Coding Dojo🥋

A training that goes way beyond the code.

It’s been a while since I’d like to do a Dojo Coding with my co-workers here in Lisbon, to have some fun, learn and improve programming practices and meet my other co-workers. Time was passing and now I had the right opportunity to suggest and apply it with all the others interested.

But first of all, what is a Dojo?

This is a Dojo :)

Dojo refers to a training place specifically for Japanese martial arts such as aikido, judo, karate, or samurai. And what does this have to do with programming? Why is it called Programming Dojo? That’s the main point:

You, as a developer, need to train, and a lot!

In software we do our practicing on the job, and that’s why we make mistakes on the job. We need to find ways of splitting the practice from the profession. We need practice sessions.
- Dave Thomas

So, Coding Dojo is a secure, inclusive, collaborative and fun place to improve your programmers skills.

Following this principles, we really need to know that is not a place to a “SHOW” or a “Competition”, is a lot more then that.

Coding Dojo Requirements:

  • A comfortable meeting room;
  • A computer with the desired development environment already up and running;
  • A projector so that all participants can see what is being done;
  • Snacks and pizza are a plus :-)

There are two main meeting formats:

Randori Kata:

In this format, the two initial participants solve the problem together, following TDD and Pair Programming in time-boxed rounds (usually between 5 and 7 minutes). At the end of each turn, the pilot joins the audience, the co-pilot becomes pilot, and a new copilot joins the pair from the audience.

Prepared Kata:

The session goal is that everyone should be able to reproduce the steps and solve the same problem after the meeting.

In this format, someone has already solved the proposed Kata prior to the meeting (alone or in group) and the solution is presented to the audience during the session. Instead of showing the final code and tests, the presenters start from scratch, explaining each step and allowing the other participants to ask questions or make suggestions.

The sessions usually follow the same process:

Problem Choosing (5 to 10 minutes)

Before the meeting, the participants receive an e-mail with 3 to 5 options of problems to be solved. Each option is briefly presented and the participants vote on which problem will be solved.

Problem Discussion (10 to 20 minutes)

Once the problem is chosen, the group discusses the different approaches to solving it, usually ending up with an agreed approach and a list of TO-DO items, to guide the pairs during the implementation.

Coding Session (1 to 2 hours)

With an agreed approach to solve the problem, the participants start the coding session in one of the two formats — a Prepared Kata or a Randori. They should practice Pair Programming and Test-Driven Development as a general rule.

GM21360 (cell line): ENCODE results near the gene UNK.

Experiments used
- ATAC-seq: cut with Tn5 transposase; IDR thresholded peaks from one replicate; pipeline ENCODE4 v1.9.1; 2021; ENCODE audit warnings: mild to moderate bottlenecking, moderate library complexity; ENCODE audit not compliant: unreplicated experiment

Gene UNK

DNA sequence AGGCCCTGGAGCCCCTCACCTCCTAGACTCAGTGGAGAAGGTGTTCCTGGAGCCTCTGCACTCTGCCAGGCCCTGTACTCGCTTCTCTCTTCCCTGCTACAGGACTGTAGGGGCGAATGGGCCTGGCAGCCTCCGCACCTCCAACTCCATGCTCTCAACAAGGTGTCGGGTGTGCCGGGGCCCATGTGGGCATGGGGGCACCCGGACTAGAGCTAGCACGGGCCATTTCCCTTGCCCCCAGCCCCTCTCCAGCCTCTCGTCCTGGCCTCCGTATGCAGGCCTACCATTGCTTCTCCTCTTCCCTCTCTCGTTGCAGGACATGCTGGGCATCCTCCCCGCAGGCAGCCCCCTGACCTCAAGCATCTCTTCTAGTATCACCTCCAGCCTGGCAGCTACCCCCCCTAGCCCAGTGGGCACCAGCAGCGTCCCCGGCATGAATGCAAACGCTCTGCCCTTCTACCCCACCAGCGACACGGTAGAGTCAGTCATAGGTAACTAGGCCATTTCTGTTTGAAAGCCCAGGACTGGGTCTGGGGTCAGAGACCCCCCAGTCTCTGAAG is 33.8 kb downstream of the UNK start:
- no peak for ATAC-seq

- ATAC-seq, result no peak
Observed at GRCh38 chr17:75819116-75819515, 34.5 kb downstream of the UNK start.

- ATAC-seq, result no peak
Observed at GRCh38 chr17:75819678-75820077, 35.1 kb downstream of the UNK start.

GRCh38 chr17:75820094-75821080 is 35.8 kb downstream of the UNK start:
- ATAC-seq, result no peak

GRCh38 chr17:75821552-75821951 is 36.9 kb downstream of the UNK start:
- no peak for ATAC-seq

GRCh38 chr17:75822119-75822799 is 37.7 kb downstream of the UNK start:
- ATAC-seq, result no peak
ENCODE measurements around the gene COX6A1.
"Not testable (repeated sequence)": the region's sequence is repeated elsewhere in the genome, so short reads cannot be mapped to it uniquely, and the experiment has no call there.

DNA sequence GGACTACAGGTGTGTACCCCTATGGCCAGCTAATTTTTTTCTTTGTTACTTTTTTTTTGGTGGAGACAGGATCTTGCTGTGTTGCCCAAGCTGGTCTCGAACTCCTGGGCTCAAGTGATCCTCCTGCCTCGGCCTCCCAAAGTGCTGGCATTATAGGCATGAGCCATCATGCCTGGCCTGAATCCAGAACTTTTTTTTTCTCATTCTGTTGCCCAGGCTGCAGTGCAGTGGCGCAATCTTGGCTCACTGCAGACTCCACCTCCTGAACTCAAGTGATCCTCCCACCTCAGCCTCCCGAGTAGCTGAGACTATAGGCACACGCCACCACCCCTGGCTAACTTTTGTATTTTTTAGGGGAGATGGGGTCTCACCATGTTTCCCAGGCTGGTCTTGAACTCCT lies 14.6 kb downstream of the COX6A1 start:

Retrospective (10 to 20 minutes)

At the end of the session, the participants stop coding (even if the problem was not completely solved) to reflect on the experience and share the learned lessons with the group (and also can send the code to be versioned in GitHub or Bitbucket).

Benefits:

Each programmer will see a particular benefit, so I will list the most common:

  • Better communication:
Pair programming with some pressure

We are in a secure and fun place to help each other, so, we’ll lose the shame and our communication will be improved a lot, besides losing the fear of making mistakes in public. And the pilot is never alone, the co-pilot is there to help in each step and if something goes wrong the “Sensei” (usually the creator of that session) will help to unblock.

  • TDD - Test-Driven Development:

Tests are made before the implementation, following these steps:

1. Write a test for a new function. The test should fail;

2. Write code until the test passes;

3. Refactor until the code is suitable; for continued development

4. Goto 1.

  • Baby steps

The next step to take should always be as small as possible.

- Yes, as small as possible.

Conclusion:

This article is a bit of what I’ve already learned about Coding Dojos. I have tried to group the knowledge acquired in the work, in the preparation for our Dojo and through related researches (references at the end of the article).

The methodology used in Coding Dojos may be used for other areas because the benefits over time are the same, so if you are not a programmer, do not worry. Make Dojos with friends to put together ideas for new projects or to find a better way to solve a problem in your company.

Questions?

Please comment below and try to do some dojos with yours friends! :-) #Share #CodingDojo

:-)

References:

Basic:

http://codingdojo.org/

Problems:

http://dojopuzzles.com/
http://rubyquiz.com/
http://www.programming-challenges.com

Others:

https://medium.com/gdg-aracaju/o-que-%C3%A9-um-coding-dojo-f5f229443714
https://www.infoq.com/br/articles/codingdojos
http://www.dtsato.com/blog/wp-content/uploads/2008/06/sato-codingdojo.pdf
http://blog.buzeto.com/2010/12/minha-experiencia-no-dojo-brasilia.html
http://blog.andrefaria.com/5-coding-dojos
http://www.spoj.com/